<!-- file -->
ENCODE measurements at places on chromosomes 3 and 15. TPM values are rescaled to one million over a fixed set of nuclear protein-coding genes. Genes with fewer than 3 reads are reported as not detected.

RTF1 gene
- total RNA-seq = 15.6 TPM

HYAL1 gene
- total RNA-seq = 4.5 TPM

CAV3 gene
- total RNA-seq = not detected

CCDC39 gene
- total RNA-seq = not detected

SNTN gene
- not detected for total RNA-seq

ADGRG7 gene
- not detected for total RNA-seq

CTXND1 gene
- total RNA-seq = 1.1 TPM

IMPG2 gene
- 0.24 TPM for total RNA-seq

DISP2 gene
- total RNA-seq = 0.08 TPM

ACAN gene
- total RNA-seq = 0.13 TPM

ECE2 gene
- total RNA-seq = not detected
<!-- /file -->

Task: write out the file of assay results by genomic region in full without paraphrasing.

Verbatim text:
ENCODE measurements at places on chromosomes 3 and 15. TPM values are rescaled to one million over a fixed set of nuclear protein-coding genes. Genes with fewer than 3 reads are reported as not detected.

RTF1 gene
- total RNA-seq = 15.6 TPM

HYAL1 gene
- total RNA-seq = 4.5 TPM

CAV3 gene
- total RNA-seq = not detected

CCDC39 gene
- total RNA-seq = not detected

SNTN gene
- not detected for total RNA-seq

ADGRG7 gene
- not detected for total RNA-seq

CTXND1 gene
- total RNA-seq = 1.1 TPM

IMPG2 gene
- 0.24 TPM for total RNA-seq

DISP2 gene
- total RNA-seq = 0.08 TPM

ACAN gene
- total RNA-seq = 0.13 TPM

ECE2 gene
- total RNA-seq = not detected